Business Maverick


The Finance Ghost: The market lowdown on Sasol, Cashbuild, Barloworld and DRDGold

The Finance Ghost: The market lowdown on Sasol, Cashbuild, Barloworld and DRDGold
Sasol. (Photo: Per-Anders Pettersson / Getty Images) | Cashbuild. (Photo: Cashbuild) | DRDGold. (Photo: Waldo Swiegers / Bloomberg)

Investors in Sasol have watched their shares halve in value over the past 12 months, despite Brent crude being flat in dollars and thus higher in rands. Clearly, Sasol’s share price is anything but a pure play on oil.

The chemicals business is a significant part of the story, of course, which is part of where the problem has been. Infrastructure is the other huge issue, along with environmental concerns and what that could mean for costs in the future.

Every cent spent on the Secunda liquid fuels refinery is being impaired as quickly as it is being invested in capex. This means that earnings per share (which includes impairments) is probably a better metric than headline earnings per share (the usual approach, which excludes impairments).

With earnings per share down by between 29% and 43% for the six months to December, it’s not difficult to see why the share price has taken such strain.

South Africa isn’t a compelling story


We have yet more data points this week that serve as a strong reminder that our economic story is becoming increasingly problematic. At consumer level, we can look to Cashbuild for clues to the South African mindset. Without a feeling of security about the country’s future, people don’t spend money on improving properties.

There’s not much Cashbuild can do about a structural drop in demand. HEPS for the 26 weeks to 24 December 2023 fell by between 15% and 25%, which has driven the share price 19% lower year to date. The rally towards the end of 2023 made little sense and its chasers have been punished.


We can also consider the mining industry, where Barloworld experienced a 2% revenue decline in Equipment Southern Africa for the four months to 31 January. Barloworld is a great barometer for the level of investment in mining, as it sells the capital equipment that mines need to increase production. Of course, a mine will only invest in higher production when commodity prices look good and infrastructure is supportive of selling those commodities.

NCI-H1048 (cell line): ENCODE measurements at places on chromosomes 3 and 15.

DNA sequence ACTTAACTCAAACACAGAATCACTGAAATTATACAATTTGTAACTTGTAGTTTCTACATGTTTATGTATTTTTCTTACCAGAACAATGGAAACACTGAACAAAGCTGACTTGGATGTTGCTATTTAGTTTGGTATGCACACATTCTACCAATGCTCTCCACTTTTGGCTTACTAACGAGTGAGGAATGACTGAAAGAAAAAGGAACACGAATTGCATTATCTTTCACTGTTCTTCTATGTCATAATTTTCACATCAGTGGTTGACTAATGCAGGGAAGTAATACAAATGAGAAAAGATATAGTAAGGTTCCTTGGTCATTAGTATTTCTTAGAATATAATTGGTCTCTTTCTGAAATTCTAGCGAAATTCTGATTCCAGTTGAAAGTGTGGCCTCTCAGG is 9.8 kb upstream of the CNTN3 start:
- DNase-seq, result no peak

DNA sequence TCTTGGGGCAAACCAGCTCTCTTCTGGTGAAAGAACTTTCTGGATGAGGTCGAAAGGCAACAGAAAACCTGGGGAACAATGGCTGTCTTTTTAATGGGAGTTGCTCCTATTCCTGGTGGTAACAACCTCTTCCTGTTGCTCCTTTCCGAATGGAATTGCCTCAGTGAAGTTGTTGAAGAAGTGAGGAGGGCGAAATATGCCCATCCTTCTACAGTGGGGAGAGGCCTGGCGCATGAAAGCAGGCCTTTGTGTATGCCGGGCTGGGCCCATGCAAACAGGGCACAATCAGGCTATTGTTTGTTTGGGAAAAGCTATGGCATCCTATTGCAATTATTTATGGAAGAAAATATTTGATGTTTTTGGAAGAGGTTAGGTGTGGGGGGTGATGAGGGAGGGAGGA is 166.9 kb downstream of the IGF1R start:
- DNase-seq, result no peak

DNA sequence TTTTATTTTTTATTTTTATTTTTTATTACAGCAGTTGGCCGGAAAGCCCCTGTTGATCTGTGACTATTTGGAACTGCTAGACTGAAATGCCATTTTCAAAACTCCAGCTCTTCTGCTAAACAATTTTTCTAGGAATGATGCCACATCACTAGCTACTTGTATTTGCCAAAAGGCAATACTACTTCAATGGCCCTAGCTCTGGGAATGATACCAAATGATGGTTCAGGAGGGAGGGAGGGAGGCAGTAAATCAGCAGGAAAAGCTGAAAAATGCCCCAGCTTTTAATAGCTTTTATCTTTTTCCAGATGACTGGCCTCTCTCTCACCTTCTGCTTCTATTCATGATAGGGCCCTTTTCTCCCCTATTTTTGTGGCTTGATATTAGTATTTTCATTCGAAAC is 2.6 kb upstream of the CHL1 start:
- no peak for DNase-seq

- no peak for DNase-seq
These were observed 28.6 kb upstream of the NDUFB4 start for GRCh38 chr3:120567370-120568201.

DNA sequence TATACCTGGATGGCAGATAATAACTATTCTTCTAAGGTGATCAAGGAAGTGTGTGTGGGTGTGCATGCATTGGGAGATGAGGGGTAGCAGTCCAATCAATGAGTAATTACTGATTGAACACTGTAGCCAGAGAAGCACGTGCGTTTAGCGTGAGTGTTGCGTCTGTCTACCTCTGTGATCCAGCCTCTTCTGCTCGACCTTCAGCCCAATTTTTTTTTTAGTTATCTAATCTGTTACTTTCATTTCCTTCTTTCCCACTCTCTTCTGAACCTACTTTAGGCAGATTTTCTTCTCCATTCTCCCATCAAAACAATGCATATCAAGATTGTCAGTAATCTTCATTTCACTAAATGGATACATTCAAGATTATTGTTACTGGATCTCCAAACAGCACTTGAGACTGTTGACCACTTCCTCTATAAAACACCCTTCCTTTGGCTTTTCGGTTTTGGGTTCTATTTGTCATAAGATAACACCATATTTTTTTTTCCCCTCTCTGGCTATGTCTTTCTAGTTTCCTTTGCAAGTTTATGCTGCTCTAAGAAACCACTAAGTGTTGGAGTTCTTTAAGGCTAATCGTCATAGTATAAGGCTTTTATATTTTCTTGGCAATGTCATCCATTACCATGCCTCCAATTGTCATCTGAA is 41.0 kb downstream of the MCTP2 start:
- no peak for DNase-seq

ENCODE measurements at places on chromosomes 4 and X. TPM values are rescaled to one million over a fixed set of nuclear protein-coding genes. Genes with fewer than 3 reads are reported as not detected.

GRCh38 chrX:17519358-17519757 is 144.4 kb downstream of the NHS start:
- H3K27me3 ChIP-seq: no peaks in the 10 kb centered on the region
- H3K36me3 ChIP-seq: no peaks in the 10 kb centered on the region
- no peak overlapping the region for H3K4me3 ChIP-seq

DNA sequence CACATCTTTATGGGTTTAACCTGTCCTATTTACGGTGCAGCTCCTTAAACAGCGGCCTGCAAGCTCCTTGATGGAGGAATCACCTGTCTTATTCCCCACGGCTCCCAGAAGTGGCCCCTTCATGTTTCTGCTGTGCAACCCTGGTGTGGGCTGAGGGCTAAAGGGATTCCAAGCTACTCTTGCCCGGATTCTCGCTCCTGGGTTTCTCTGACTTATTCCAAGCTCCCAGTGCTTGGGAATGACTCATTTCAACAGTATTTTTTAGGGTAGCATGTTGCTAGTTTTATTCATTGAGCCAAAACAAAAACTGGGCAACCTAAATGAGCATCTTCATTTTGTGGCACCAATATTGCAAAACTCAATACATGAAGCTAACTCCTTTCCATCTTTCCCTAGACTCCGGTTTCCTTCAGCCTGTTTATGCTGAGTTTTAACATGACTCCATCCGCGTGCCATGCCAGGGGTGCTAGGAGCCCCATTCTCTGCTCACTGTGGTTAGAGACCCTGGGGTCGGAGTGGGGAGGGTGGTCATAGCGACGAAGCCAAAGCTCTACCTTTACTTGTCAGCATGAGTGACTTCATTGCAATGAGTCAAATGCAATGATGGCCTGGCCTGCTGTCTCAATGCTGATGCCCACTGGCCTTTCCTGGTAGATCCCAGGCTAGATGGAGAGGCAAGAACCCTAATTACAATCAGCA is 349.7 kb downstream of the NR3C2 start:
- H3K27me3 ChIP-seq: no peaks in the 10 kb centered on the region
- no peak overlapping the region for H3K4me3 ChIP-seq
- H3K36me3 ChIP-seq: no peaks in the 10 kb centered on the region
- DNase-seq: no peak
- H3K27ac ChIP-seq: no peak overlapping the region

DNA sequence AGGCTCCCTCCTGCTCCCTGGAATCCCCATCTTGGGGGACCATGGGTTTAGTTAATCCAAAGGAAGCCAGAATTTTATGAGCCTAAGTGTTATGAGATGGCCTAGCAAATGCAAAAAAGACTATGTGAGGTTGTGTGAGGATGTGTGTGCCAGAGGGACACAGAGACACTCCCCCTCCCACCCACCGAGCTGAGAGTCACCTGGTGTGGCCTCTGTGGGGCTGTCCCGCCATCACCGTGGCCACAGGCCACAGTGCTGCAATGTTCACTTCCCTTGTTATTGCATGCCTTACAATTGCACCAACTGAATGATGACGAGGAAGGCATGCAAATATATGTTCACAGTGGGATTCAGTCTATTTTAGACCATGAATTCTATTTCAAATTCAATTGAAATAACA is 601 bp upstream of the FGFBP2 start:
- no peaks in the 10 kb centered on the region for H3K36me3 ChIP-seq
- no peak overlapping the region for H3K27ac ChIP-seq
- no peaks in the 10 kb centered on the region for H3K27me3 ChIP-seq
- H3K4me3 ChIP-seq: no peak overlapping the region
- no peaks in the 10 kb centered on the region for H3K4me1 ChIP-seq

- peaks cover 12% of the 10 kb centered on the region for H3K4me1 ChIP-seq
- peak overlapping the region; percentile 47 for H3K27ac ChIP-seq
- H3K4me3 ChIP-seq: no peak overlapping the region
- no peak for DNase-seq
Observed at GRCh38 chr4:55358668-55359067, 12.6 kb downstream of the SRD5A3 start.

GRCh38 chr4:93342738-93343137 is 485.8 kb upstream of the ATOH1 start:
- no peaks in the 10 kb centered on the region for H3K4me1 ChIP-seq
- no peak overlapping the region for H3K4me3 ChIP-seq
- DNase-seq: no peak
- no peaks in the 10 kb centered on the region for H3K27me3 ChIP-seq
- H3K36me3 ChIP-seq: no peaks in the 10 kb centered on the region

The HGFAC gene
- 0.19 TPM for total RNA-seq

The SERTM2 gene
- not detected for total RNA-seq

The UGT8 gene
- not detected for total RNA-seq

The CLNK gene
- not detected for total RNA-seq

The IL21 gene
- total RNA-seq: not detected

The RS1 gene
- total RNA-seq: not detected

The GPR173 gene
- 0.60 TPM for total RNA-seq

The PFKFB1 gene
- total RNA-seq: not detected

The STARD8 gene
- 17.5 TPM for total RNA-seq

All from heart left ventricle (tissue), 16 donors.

Recently, neither one of those situations has applied in South Africa. Commodity pricing certainly isn’t the fault of the South African government, but the infrastructure decline certainly is. It’s quite the little miracle that Barloworld’s revenue only declined by 2% in that part of the business. For context to why the situation locally is such a missed opportunity, Barloworld Mongolia (which is also a mining-focused business) grew revenue by 20%.


As a final point in this section, DRDGold plays in the roughest sandpits when it comes to this industry. The company is focused on the mine dumps on the outskirts of Johannesburg, where it comes right up against the dark underbelly of illegal mining.

The picture is bleak when a company’s official earnings report notes that it is grateful for no serious instances of violent crime in the period under review.

If that isn’t enough to worry about, delays in water usage licences nearly ruined the period for DRDGold as it couldn’t bring new reclamation sites on stream. Instead, it had to scratch around in legacy and clean-up sites to find some gold. It was saved by a strong gold price.

There are some bright spots

If the gold price was enough to save DRDGold and its low-margin tailing business, then you can imagine how well the traditional gold miners might have done in this period. Although it’s never a guarantee (like at Gold Fields where production fell year on year and it didn’t capitalise on the gold price), the good news is that Pan African Resources has certainly made hay while gold is shining.

Gold production was up 6.7% for the six months to December. Thanks to the production efficiencies that come with this, all-in sustaining costs per ounce came in lower – despite all the inflationary pressures on costs.

Combined with a strong gold price, the result can only be wonderful. And indeed it is, with a 46.1% increase in HEPS. Net debt has increased, though, with the company investing heavily in the Mogale Tailings Retreatment project. DM

This story first appeared in our weekly Daily Maverick 168 newspaper, which is available countrywide for R29.


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